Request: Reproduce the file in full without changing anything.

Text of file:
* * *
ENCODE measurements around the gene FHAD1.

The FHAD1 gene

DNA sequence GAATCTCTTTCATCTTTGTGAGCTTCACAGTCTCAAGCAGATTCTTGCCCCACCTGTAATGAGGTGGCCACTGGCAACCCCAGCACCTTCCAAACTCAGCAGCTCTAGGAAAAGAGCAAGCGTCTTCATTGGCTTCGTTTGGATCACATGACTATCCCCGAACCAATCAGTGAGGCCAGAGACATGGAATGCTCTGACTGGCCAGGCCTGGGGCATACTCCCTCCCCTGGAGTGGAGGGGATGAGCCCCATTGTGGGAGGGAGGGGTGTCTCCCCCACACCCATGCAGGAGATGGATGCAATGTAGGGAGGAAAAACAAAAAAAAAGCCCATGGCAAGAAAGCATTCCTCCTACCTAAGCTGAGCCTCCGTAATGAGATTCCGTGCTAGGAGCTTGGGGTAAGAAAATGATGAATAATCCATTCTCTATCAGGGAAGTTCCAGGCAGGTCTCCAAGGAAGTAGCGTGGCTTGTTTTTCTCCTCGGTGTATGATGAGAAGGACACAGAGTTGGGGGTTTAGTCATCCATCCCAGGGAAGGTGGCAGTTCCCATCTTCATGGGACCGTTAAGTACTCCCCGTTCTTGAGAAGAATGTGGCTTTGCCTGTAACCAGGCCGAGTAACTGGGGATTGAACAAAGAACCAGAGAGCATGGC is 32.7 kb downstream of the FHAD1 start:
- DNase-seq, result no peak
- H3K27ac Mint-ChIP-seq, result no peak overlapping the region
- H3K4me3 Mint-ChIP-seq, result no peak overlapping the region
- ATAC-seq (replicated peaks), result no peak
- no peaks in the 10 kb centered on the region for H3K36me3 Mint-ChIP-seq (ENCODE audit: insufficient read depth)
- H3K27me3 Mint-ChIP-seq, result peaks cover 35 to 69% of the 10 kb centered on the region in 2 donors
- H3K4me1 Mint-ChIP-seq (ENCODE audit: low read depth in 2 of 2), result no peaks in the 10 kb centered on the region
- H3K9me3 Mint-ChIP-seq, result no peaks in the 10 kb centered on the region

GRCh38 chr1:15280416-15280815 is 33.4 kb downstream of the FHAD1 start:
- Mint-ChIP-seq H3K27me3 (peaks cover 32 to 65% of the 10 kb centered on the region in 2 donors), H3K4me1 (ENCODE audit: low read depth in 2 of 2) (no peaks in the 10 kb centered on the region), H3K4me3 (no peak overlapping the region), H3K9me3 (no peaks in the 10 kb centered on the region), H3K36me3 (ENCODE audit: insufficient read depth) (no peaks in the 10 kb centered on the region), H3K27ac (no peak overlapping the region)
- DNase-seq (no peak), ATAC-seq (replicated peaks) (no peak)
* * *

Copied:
ENCODE measurements around the gene FHAD1.

The FHAD1 gene

DNA sequence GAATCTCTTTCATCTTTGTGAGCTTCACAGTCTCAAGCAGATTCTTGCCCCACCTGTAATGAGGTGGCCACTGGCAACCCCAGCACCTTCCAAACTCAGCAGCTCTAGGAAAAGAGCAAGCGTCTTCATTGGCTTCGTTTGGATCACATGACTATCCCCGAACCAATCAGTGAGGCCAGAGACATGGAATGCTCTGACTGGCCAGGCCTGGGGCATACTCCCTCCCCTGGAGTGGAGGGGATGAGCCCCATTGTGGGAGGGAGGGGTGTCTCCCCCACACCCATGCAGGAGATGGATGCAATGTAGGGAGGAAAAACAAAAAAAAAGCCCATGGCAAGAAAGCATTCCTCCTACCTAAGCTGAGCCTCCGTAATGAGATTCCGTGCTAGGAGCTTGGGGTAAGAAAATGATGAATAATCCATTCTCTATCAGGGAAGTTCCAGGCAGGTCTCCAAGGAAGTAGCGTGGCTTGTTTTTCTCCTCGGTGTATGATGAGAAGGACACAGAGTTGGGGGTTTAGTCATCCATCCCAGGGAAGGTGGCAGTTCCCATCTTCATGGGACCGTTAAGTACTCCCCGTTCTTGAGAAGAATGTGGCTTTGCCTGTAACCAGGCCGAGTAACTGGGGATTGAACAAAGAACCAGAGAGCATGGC is 32.7 kb downstream of the FHAD1 start:
- DNase-seq, result no peak
- H3K27ac Mint-ChIP-seq, result no peak overlapping the region
- H3K4me3 Mint-ChIP-seq, result no peak overlapping the region
- ATAC-seq (replicated peaks), result no peak
- no peaks in the 10 kb centered on the region for H3K36me3 Mint-ChIP-seq (ENCODE audit: insufficient read depth)
- H3K27me3 Mint-ChIP-seq, result peaks cover 35 to 69% of the 10 kb centered on the region in 2 donors
- H3K4me1 Mint-ChIP-seq (ENCODE audit: low read depth in 2 of 2), result no peaks in the 10 kb centered on the region
- H3K9me3 Mint-ChIP-seq, result no peaks in the 10 kb centered on the region

GRCh38 chr1:15280416-15280815 is 33.4 kb downstream of the FHAD1 start:
- Mint-ChIP-seq H3K27me3 (peaks cover 32 to 65% of the 10 kb centered on the region in 2 donors), H3K4me1 (ENCODE audit: low read depth in 2 of 2) (no peaks in the 10 kb centered on the region), H3K4me3 (no peak overlapping the region), H3K9me3 (no peaks in the 10 kb centered on the region), H3K36me3 (ENCODE audit: insufficient read depth) (no peaks in the 10 kb centered on the region), H3K27ac (no peak overlapping the region)
- DNase-seq (no peak), ATAC-seq (replicated peaks) (no peak)